Overview of Angina
There are four different types of angina. These are classified according to the time that this lasts and the pain the person is feeling. The four types are:
- Stable angina: In this type of angina, the heart is working harder to pump blood. Stress, physical exertion and cold temperatures can interrupt how well the blood is flowing to the heart. This is often short term and can be fixed with medications and rests.
- Unstable angina: This can occur at any time, even while at rest. The reason for this could be building plaque and obstruction in the arteries. The pain of this can last as long as fifteen minutes at a time.
- Prinzmetal angina/Variant angina: This is occurring due to the spasms that are taking place in the coronary arteries. The pain can occur at any time, but usually during midnight and early morning, while at rest.
- Microvascular angina: this is a mild pain that often lasts from ten to thirty minutes at a time. This pain is due to interrupted blood flow through the small coronary arteries.
Symptoms of Angina
In most cases, a person will have pressure, tightness, heaviness, aching or squeezing in their chest, particularly behind their breastbone. The pain can then radiate to the jaw, neck, arms, back and teeth. Those who have this may often have indigestion, weakness, heartburn, nausea, shortness of breath and sweating.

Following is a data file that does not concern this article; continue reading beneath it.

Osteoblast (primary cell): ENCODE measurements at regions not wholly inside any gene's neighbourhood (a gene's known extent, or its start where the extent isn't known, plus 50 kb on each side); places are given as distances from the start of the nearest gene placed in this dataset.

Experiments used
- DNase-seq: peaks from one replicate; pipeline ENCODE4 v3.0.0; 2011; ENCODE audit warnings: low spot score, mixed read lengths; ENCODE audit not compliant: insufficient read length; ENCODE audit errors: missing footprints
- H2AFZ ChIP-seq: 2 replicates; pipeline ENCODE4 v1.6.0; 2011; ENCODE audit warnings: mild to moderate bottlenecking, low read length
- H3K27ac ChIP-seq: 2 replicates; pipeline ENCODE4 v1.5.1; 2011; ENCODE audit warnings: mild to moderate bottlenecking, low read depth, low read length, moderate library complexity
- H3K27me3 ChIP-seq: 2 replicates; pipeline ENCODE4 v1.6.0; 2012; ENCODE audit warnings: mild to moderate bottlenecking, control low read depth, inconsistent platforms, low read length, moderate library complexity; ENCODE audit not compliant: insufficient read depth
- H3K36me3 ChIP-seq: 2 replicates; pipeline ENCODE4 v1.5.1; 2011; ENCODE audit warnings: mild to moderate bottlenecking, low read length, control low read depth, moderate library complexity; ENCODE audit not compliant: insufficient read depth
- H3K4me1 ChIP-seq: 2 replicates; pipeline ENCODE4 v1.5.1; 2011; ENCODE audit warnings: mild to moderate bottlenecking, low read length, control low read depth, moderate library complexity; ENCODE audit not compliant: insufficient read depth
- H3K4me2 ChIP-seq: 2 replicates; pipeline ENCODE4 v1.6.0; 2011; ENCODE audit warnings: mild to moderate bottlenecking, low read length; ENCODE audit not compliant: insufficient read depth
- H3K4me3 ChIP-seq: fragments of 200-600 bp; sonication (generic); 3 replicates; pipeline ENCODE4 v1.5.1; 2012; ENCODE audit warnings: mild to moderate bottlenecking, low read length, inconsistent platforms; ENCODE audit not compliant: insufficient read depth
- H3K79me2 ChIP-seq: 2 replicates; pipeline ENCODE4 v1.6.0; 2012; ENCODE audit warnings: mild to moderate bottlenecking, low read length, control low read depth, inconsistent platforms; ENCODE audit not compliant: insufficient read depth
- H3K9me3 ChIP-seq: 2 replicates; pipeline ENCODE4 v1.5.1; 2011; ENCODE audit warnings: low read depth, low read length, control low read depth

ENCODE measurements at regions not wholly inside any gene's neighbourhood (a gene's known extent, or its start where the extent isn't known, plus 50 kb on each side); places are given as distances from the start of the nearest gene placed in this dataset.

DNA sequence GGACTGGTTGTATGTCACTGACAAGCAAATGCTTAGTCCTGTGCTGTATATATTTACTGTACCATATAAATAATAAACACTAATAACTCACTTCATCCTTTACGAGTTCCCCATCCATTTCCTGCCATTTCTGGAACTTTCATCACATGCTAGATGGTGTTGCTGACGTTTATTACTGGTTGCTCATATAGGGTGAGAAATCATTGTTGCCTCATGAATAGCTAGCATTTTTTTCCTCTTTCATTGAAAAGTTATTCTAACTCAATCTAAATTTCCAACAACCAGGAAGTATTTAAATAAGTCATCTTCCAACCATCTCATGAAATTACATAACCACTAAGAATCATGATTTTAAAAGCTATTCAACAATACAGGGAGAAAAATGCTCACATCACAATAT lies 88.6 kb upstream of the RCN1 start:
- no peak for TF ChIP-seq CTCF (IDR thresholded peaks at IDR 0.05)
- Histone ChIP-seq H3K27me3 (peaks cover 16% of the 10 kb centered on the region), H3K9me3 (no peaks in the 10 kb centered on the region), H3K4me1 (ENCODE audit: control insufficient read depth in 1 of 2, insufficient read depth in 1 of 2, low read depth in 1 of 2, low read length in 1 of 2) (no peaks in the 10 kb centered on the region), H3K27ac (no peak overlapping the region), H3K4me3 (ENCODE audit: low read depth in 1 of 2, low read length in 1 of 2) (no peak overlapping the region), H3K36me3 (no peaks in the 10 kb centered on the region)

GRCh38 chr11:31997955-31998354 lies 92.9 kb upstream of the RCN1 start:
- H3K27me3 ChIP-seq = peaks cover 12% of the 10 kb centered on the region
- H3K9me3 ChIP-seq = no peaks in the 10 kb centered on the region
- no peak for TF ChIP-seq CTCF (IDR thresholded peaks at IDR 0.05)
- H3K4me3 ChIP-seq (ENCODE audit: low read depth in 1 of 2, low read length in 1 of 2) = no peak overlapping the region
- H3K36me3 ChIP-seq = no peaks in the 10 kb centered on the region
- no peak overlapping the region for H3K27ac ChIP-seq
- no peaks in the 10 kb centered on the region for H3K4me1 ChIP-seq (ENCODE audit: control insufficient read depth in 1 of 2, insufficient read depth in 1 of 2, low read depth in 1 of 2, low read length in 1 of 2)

For those who have pain or discomfort and this continues for more than ten minutes at a time, they need to seek medical attention. Especially if they have:
- Profuse sweating
- Light headedness
The person should also seek medical attention if they are obese, smoke, have a history of heart disease, or simply have other risk factors that could increase their chances of having angina.
When angina goes untreated, this can lead to a heart attack. This can result in the person going into shock and lead to damage to the heart and other organs that cannot be reversed. Early medical attention is really the only way to go when these symptoms are present.
Medicines to help with Unstable Angina
When a person has unstable angina, they may need medications to help them. These medications include:
- Medications to help to thin blood
- Aspirin to help with blood clots and reduce the chances of heart attacks
- Blood pressure medication to help with regulating this
- Statins help to reduce high cholesterol
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